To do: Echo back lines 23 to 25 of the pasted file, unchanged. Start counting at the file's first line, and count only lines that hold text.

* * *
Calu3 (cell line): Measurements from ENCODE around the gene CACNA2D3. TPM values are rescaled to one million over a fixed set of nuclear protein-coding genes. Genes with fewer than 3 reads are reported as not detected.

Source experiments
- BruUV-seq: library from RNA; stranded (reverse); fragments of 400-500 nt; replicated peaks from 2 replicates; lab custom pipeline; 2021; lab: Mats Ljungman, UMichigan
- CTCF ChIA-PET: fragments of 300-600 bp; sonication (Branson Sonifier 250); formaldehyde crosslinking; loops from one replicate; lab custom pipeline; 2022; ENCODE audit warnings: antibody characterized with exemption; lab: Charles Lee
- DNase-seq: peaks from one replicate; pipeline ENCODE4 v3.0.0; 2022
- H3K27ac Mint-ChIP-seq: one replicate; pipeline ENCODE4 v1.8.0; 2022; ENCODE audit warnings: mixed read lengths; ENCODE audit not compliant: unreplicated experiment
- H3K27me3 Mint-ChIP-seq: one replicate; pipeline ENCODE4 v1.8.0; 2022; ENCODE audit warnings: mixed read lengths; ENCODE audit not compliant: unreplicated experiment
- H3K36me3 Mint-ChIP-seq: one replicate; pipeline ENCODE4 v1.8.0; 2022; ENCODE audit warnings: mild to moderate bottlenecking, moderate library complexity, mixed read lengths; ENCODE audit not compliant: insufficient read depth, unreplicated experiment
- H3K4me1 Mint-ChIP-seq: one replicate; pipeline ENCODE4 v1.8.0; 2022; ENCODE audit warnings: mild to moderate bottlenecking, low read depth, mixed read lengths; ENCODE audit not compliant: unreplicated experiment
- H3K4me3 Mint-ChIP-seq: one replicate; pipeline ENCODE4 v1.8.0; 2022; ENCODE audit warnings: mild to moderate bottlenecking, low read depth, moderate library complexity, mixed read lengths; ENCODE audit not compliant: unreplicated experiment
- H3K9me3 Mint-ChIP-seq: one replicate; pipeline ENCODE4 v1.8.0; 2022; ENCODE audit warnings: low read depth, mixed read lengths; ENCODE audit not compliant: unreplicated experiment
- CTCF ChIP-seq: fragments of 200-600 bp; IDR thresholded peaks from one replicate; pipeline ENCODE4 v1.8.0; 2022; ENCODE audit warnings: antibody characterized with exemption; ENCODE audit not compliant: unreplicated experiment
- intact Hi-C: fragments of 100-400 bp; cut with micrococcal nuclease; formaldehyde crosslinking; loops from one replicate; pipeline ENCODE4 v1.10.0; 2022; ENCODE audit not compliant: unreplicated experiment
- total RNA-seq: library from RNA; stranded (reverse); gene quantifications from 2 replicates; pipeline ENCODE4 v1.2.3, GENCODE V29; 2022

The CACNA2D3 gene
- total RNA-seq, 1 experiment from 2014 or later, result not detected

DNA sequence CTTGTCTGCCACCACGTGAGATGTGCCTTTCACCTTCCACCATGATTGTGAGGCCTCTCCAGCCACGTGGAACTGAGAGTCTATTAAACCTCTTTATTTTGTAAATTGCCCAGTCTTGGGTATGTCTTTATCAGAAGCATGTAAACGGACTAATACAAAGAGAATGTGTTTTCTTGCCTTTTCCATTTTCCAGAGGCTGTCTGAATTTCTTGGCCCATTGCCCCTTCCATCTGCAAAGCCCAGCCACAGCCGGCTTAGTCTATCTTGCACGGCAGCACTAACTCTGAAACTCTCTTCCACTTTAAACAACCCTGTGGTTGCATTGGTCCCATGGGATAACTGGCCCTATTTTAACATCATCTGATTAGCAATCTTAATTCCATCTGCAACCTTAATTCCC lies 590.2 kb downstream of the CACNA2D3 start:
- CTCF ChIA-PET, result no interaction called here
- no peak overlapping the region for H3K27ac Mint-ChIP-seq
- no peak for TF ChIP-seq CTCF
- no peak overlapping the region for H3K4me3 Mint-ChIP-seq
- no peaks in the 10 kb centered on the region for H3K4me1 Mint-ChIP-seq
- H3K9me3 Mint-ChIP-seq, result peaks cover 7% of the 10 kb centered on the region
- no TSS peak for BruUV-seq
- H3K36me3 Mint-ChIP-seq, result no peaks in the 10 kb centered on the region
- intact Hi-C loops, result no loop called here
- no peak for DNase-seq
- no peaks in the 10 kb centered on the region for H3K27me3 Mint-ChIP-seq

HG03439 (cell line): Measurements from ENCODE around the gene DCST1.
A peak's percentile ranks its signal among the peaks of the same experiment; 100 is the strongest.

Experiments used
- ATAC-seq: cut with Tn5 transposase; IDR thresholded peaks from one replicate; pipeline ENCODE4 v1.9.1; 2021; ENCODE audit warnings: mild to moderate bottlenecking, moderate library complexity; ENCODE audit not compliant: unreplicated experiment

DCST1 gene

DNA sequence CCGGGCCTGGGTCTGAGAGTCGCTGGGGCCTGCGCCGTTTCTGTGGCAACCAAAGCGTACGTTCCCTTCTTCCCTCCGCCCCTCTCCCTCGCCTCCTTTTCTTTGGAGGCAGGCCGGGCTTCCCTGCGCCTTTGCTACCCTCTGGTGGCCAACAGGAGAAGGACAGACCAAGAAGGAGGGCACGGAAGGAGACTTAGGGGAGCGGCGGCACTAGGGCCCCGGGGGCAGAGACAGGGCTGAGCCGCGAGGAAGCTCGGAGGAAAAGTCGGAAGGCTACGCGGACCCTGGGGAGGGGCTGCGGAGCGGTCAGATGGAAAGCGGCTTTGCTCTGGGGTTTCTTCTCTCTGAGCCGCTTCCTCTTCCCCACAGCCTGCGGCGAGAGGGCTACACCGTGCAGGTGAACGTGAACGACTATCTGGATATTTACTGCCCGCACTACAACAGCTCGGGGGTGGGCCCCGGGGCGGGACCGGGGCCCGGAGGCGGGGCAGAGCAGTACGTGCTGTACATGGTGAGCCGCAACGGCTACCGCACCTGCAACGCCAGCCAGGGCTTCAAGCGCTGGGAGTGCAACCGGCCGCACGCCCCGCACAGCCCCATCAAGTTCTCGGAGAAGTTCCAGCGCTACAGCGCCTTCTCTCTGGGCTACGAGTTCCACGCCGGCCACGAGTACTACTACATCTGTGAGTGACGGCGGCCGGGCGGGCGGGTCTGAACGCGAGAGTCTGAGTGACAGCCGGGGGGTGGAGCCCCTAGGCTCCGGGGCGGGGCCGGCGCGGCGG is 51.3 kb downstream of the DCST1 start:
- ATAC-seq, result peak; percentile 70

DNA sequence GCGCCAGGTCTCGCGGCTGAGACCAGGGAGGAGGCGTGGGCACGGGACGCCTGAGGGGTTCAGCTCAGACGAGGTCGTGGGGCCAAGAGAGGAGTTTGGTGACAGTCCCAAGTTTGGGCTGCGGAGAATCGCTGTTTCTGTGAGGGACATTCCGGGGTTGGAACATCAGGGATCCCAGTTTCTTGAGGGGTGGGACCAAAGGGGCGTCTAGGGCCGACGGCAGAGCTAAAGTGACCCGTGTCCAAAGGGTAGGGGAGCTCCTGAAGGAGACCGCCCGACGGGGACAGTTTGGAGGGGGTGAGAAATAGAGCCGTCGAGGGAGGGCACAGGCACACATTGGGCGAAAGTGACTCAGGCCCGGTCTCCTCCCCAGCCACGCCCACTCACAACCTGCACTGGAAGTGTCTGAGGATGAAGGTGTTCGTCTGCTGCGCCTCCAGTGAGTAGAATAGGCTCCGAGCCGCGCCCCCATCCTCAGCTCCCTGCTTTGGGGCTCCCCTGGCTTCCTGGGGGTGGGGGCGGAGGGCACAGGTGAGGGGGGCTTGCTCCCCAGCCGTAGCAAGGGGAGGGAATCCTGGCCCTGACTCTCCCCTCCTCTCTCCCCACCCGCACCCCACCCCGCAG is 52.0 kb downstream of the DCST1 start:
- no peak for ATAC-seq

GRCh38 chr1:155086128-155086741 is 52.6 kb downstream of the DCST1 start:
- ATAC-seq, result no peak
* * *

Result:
- H3K9me3 Mint-ChIP-seq, result peaks cover 7% of the 10 kb centered on the region
- no TSS peak for BruUV-seq
- H3K36me3 Mint-ChIP-seq, result no peaks in the 10 kb centered on the region